Ramona Falls may be the result of having too much talent in too small of a room. That seems to be the most logical explanation for the new band formed by Brent Knopf (consisting, incidentally, of only Brent Knopf) and their eclectic debut record Inuit
. The second third of the band Menomena to delve into a side project, Knopf delivers a collection of energetic tunes and diverse musicians that should successfully tide over fans until the mother-band finally releases its long-delayed fourth record.
The most obvious thing aboutInuit
is how much it sounds like a Menomena release. The distant doubling of reverb-heavy vocals, the syncopation, the versatile percussion, the sad piano and gently strummed strings; it would be a fair question to ask whether there are any differences at all. But a fair question is not the same as a good question. Of course there are differences: Besides being an entirely different band, Ramona Falls is more melancholy, less electric, and vaguely more poetic. But even if Knopf's new project does sound a bit like the band from which it sprouted, the point is little more than moot. After all, Knopf was not only a multi-instrumentalist with Menomena, but he also developed their looped recording technique and it would be very strange, indeed, if he didn't take advantage of that technology on own solo release.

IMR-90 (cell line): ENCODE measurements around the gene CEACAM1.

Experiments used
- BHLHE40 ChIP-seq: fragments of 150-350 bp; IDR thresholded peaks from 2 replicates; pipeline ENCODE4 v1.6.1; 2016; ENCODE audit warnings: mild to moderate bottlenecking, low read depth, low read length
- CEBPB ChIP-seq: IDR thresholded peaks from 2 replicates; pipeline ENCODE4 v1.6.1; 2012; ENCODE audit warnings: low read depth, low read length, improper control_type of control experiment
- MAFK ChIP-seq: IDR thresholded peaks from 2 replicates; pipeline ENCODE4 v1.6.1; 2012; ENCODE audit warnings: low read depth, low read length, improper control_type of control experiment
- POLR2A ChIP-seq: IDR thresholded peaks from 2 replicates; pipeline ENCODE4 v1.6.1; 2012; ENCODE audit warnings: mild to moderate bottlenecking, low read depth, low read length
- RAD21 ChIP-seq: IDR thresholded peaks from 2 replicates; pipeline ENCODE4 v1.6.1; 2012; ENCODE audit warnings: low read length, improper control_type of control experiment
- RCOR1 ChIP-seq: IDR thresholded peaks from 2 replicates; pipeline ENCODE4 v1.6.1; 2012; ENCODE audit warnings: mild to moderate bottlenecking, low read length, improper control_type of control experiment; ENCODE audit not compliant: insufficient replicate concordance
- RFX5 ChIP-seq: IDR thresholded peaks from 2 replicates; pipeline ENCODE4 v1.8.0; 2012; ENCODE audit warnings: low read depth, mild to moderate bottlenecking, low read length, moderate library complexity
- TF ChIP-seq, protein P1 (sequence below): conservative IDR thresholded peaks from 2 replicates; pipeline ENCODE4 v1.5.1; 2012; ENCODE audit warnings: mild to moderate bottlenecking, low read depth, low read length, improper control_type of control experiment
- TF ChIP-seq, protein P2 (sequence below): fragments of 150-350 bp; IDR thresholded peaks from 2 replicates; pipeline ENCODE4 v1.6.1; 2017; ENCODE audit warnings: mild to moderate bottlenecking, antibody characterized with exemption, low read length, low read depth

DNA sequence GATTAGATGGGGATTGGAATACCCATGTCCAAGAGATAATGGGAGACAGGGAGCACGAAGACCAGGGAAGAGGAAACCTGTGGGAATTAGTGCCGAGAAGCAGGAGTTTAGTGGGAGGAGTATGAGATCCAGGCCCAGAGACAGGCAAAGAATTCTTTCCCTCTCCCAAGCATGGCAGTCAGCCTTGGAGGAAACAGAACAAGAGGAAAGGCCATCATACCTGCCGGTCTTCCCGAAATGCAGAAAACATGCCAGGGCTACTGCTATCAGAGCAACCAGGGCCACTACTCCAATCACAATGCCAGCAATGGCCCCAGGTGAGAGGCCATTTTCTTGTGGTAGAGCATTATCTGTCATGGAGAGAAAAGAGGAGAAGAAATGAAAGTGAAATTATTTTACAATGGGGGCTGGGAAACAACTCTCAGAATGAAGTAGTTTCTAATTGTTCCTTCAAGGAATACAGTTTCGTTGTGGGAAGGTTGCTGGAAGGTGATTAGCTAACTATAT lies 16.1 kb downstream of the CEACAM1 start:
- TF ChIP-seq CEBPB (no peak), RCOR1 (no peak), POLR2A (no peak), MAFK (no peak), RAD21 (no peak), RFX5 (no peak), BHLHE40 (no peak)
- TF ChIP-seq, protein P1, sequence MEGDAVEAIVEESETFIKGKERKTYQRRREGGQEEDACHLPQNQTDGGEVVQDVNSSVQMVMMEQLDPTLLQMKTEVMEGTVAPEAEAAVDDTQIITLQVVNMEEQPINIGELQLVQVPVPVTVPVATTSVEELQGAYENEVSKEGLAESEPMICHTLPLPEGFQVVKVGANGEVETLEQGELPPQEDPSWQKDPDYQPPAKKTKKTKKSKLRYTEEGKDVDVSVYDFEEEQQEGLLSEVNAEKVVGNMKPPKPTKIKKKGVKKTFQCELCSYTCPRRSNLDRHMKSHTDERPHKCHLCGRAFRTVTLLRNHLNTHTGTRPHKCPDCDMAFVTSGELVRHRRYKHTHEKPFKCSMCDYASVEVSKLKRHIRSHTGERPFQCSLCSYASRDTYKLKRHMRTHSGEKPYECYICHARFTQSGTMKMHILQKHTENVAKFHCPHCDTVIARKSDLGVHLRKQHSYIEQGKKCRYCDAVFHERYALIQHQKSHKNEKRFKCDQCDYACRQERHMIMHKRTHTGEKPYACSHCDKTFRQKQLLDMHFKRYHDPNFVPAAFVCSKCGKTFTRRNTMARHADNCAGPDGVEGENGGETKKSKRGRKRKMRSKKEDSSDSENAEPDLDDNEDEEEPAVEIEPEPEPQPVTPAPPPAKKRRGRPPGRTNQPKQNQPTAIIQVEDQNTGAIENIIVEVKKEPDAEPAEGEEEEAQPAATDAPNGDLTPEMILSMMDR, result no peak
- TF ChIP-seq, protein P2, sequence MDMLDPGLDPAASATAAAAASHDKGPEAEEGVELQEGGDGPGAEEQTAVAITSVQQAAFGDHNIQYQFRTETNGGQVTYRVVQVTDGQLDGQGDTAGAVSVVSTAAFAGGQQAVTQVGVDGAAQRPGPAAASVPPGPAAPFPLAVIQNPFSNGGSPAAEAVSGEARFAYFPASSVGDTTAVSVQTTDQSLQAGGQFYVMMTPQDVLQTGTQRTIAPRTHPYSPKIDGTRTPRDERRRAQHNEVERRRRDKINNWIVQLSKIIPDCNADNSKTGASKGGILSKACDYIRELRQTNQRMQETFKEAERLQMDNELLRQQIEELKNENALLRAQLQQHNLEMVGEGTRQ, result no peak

More interesting than the band they resemble is that Ramona Falls, while declaring only one man an official member, is the result of nearly three dozen other musicians including Paul Alcott, Matt Sheehy, Cherilyn Macneil, and the whole of Loch Lomond, among many talented others. That a surprisingly fluent album resulted from this vast pool of artists is not only a testament to their individual aptitudes, but more so to Knopf's unusual ability to allow several layers of creativity to breath freely while still controlling the whole of the project so that it arrives at the goal he'd set out for in the first place.
Whether or not Ramona Falls will remain an incestuous competitor for the attention of Menomena fans or is simply here for a brief interlude remains to be seen. For now, what's most important is recognizing a brilliant album when it comes out of the gates regardless of who created it, what name the band goes by, or which impetus did us the favor of bringing it to life.
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MP3: Ramona Falls - "I Say Fever" (Intuit)
Ramona Falls on Myspace